Another less known fort was Fort Willard. If you go to Belle Haven there is a circle, and if you walk through the circle you'll find ditches and long trenches preserved the way the trenches were when it was used as a fort during the Civil War.
Ft. Lyon is at the crest of the hill, just at the north side of Penn Daw. A road went smack through the middle of it. They've now built a doctor's office on the right hand side. Immediately behind it you can find some trenches. We used to go down there and play cops and robbers, and they were good for that because you could run and dive over the ditches and roll into the trenches.
In 1812, when the British burned the capitol, a portion of the capitol steps were removed and brought to the mansion that was in the middle of the parking lot of K-Mart, before it was Spring Bank trailer camp.
They had what they called equal but separate, and the only High School that blacks could go to was on in Manassas. They ran school buses from here. In fact, I drove the school bus part time to Manassas. It was a good trade school but not academically acceptable for college, but most blacks didn't go on to college anyway. The trade school was very valuable to them. The elementary school was at the end of Quander Road next to #1, but was torn down about 1957. It was a one-room black school.
I can remember at Mt. Vernon High School, a black that tried to apply there was thrown out. So he and some lawyers went to Fairfax County and proved that he was not a black, in the sense that the state law had identified a black. He was Puerto Rican. and that technical difference allowed him to go to school.
Where the name Groveton came from I don't really know, but probably Mr. Reid had something to do with it. The people that settled out here came mostly because of the war effort. I would say nearly everybody that lived in this area moved there because they were working at the torpedo plant or Fort Belvior. World War II was what built this place up. It was really a typical middle class area. There were very few people who had large salaries or any wealth at all, including old man Reid. He might have had a lot of land but that didn't mean he was wealthy. But old man Reid was on the board of supervisors and I can remember him having a difficult time paying his taxes, and most of the airport land was zoned farmland because of his being on the board of supervisors. He had it arranged that way.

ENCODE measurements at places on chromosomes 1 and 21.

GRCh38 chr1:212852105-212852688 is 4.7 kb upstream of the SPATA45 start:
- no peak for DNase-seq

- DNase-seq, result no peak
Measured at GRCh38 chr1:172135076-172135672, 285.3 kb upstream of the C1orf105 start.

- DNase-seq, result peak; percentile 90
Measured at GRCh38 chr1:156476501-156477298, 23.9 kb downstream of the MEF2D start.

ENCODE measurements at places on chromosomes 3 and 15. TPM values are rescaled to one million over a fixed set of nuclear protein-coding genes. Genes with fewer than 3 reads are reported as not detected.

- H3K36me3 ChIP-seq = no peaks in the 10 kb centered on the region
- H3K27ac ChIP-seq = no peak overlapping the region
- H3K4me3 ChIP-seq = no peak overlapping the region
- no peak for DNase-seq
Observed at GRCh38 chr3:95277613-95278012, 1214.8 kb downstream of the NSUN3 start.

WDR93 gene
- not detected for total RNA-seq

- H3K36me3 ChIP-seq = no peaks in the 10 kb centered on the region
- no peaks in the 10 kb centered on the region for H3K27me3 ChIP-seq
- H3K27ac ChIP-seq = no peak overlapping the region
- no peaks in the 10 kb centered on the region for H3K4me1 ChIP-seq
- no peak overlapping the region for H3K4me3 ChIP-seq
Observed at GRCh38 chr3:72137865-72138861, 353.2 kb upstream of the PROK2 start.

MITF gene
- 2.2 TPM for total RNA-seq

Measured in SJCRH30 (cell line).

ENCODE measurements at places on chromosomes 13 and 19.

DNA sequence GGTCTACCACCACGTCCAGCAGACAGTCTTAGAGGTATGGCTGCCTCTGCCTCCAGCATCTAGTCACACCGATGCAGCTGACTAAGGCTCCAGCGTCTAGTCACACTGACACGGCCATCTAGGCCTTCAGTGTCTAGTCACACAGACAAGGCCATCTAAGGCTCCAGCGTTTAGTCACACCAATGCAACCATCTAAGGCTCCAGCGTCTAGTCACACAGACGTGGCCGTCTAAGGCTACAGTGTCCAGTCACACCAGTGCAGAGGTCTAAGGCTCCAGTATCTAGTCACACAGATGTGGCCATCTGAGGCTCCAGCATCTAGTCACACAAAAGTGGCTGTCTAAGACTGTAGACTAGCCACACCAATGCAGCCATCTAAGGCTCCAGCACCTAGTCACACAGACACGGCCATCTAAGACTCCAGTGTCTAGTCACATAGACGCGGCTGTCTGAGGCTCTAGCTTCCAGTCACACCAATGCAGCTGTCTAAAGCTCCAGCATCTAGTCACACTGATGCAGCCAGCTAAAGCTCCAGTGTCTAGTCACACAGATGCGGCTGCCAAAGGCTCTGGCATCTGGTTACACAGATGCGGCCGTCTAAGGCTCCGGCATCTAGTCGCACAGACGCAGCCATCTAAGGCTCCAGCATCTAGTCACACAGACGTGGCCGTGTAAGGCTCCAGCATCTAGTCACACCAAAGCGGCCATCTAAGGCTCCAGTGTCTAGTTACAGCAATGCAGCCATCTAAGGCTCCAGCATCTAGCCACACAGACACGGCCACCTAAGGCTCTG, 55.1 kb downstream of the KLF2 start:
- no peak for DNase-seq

Most of the people out here were the type that wanted some independence. They bought a small lot and constructed their own homes. Or else a community group would get together to assist in that construction and would build something tailored to what they could afford and materials that they could get hold of. That's probably why you don't find structured streets, curbs. guttering, sidewalks. My dad happened to help start a citizen association called Groveton Citizens' Association. They got together to get a lot of things accomplished.
The area where Belle View was built was all one big swamp except for a small part that was called New Alexandria. There must have been 50 houses in New Alexandria, most of which were built during the War. That was the only point that was probably high enough and dry enough to build on; from New Alexandria south was all swamp land. Landrith bought the land and he cut big ditches to carry the water from Belle View around Ft. Hunt clear out to the river. Now the Belle Haven area was built up during World War I. It was on a hill, and I guess the people came from Alexandria the ones who were more wealthy were buying hilltop property that had a view. The army built big sewage lines along the edge of Cameron Station and then straight into the river. People in Belle Haven petitioned the federal government to permit them to connect onto that sewer. Belle Haven was the first area in Fairfax County to have sewage established.
In 1942 we had a flood. I rode a bicycle down toward the bridge that goes over Little Hunting Creek. I rode the bicycle until the water got up above the handlebars, then got off of it and waded as far as Huntington Avenue. Before I reached Blunt's Lane the water was up over my bike and you could see nothing. Both the bridge from Mt. Vernon Blvd. and #I highway were under water.
Mt. Vernon Parkway was owned by the National Park Service. I believe it was probably built about 1930 and 1933 because they had difficulty putting in that bridge there. It was nothing but mud. They would fill it in and then in about a year it would start sinking so they would drill holes in the concrete, and I can remember --for years they would go in there with a truck and put a hose-like nozzle down into the hole and pump mud into it. Then they got wise and started pumping cement.
I can remember one of the guys that lived down near Woodlawn. That property had been in his family for several generations, and he owned most of the property in back of Woodlawn -probably about 3,000 acres. Some of his kinfolk kept diaries, and he used to come to our place occasionally and he would bring the diaries with him and read to us. George Washington would canoe over to about where the old grist mill is now and through that creek. He could follow that creek across #1 highway and back over toward Telegraph, and then North almost to Hybla Valley by canoe to check on his land and cattle. This was one of the stories he told out of his diary.
From Collard Street down to Hybla Valley, that hill was known as "Snake Hill." It wasn't straight like it is today, and when we came here it was a winding, snake-like hill. It was a very difficult road for trucks. That is the only road that trucks could come up from the South to New York and the trucks were not of very big horse power and didn't have the gear ratios they have today. They would overload them, especially during the war. So the trucks would try to come up that hill and they would creep. They could hardly make it.
It was a common thing for us to go back behind St. Louis Church and sit there on Sunday watching the accidents. It was also a favorite past time of the Groveton kids when the truck loads of watermelons came up from the South. The trucks would move so slowly that they would catch one that only had one person in the cab, and would get one boy up on the truck tossing watermelons to 5 or 6 boys below. You could practically unload the truck while he was trying to make it up Snake Hill.